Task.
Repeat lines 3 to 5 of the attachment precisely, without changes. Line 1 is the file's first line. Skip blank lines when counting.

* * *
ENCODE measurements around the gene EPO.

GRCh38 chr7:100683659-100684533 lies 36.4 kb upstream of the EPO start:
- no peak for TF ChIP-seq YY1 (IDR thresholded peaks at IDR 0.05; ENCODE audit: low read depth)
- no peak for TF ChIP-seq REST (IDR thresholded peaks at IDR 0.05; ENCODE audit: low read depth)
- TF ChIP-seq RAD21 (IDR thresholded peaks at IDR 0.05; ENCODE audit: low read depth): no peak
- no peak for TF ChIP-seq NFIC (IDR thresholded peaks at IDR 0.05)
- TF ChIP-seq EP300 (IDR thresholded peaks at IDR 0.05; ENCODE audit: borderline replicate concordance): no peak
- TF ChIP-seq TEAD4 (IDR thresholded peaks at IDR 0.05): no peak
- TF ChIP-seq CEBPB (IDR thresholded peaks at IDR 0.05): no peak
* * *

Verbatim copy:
- no peak for TF ChIP-seq YY1 (IDR thresholded peaks at IDR 0.05; ENCODE audit: low read depth)
- no peak for TF ChIP-seq REST (IDR thresholded peaks at IDR 0.05; ENCODE audit: low read depth)
- TF ChIP-seq RAD21 (IDR thresholded peaks at IDR 0.05; ENCODE audit: low read depth): no peak